19 BRAINS ARE BETTER THAN ONE
Light’s leadership team includes Darryl Eaton, Mitch Rose and Rick Roskin, co-heads of contemporary music for North America. Each of the four has been at the agency nearly three decades or longer, and many of their colleagues also have spent their entire careers at CAA — a level of longevity and stability atypical of the music industry.
Rose emphasizes that the talent among CAA’s agents goes far deeper than senior staff. “If you’re a baseball fan, the 1927 Yankees were the greatest team of all time. From the leadoff hitter to the ninth, everybody was a superstar,” he says. “I often compare us to the ’27 Yankees.”
Says Eaton: “The bit that two brains are better than one is absolutely true, [and] we’ve got 19 brains on any project. Yes, you will have a point person that’s quarterbacking the team. But we bring the group mentality to really push the client’s game [forward].”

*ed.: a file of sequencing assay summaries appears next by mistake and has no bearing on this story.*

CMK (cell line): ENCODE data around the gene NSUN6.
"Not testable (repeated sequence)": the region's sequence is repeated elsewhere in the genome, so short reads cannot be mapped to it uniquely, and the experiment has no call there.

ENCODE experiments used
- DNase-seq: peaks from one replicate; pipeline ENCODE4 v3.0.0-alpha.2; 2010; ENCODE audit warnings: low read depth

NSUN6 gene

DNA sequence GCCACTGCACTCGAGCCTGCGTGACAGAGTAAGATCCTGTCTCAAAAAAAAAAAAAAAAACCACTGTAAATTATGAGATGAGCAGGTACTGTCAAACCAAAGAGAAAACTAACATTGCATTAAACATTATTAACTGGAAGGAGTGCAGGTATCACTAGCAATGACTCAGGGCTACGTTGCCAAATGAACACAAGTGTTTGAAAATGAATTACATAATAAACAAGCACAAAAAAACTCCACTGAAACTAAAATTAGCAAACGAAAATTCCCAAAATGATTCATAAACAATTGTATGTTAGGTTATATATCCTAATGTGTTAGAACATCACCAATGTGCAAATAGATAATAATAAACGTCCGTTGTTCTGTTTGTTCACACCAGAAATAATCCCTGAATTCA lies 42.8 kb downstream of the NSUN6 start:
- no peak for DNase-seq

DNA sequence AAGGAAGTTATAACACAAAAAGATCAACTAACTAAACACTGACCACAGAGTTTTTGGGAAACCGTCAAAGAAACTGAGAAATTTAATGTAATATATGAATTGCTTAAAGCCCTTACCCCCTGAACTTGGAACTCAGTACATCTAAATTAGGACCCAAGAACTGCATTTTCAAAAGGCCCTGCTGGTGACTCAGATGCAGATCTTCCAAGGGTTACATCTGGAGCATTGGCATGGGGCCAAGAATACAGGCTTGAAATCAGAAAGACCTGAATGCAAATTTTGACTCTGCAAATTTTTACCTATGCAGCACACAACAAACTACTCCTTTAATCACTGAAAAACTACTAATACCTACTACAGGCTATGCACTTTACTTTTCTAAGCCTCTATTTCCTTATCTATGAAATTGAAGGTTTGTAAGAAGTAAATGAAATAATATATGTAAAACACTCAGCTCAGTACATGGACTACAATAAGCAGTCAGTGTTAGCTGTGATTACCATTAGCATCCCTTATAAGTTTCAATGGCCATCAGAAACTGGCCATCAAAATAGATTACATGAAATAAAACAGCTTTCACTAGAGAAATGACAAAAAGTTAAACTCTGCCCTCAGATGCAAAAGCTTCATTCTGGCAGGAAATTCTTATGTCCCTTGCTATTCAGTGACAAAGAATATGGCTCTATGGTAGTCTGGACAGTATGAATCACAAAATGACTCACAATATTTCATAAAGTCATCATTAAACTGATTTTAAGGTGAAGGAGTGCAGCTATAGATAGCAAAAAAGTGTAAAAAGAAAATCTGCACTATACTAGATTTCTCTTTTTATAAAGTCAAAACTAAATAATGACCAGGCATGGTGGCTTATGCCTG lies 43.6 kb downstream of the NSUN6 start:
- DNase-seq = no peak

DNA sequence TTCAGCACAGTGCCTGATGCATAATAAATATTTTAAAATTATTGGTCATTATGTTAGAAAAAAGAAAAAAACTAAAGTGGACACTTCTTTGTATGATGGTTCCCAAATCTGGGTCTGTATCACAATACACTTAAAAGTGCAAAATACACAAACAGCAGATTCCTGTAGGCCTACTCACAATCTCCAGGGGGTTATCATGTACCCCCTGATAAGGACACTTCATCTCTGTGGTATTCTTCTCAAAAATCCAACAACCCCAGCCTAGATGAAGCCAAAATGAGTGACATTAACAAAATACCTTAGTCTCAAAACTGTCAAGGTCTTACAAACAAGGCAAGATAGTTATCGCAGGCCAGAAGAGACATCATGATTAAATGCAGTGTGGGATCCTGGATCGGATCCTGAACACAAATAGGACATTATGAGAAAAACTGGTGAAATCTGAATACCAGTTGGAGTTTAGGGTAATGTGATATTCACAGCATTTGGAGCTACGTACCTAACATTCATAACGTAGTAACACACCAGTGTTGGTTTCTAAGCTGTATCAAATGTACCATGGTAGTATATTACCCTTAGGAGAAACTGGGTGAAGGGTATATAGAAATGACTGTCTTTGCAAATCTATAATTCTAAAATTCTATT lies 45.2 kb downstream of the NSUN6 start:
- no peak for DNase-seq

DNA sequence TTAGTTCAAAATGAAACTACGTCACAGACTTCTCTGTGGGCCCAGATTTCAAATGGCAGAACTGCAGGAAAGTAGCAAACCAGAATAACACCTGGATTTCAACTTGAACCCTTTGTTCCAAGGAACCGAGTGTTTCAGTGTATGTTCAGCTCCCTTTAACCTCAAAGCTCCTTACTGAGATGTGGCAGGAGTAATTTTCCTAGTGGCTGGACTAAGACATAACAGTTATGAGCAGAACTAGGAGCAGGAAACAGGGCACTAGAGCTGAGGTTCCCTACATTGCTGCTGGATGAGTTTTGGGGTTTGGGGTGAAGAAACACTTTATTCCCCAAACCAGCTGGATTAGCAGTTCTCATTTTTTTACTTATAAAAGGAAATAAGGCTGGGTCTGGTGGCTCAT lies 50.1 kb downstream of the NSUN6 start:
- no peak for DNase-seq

Adds Roskin: “Our culture separates us from our competition. We practice what we preach, we share information, we share intelligence. And ultimately, we’re passionate, we’re tenacious, and we bring all this energy to work on behalf of the artists that we represent.”
When Mike Ovitz, Ron Meyer, Bill Haber, Michael Rosenfeld and Rowland Perkins founded CAA in 1975, the agency focused solely on the film and TV industries. Eight years later, near the end of 1983, it poached veteran Tom Ross from rival ICM to start a music division.
Ovitz “taught me more than I had known and thought of in 20 years [at ICM],” recalls Ross, who learned CAA’s strategy of consulting with the entire team surrounding a star, so everyone involved was already sold when it came to presenting ideas to the artist.
“The model of how CAA would ‘gang-tackle’ clients and overwhelm them [with ideas and support] was pretty fascinating,” he says.
In CAA’s buttoned-down culture, however, the sartorially flamboyant Ross stood out. “Mike hated the fact that my corporate look was wearing a Hawaiian shirt,” recalls Ross, who agreed — temporarily, as it turned out — to adopt more formal business attire.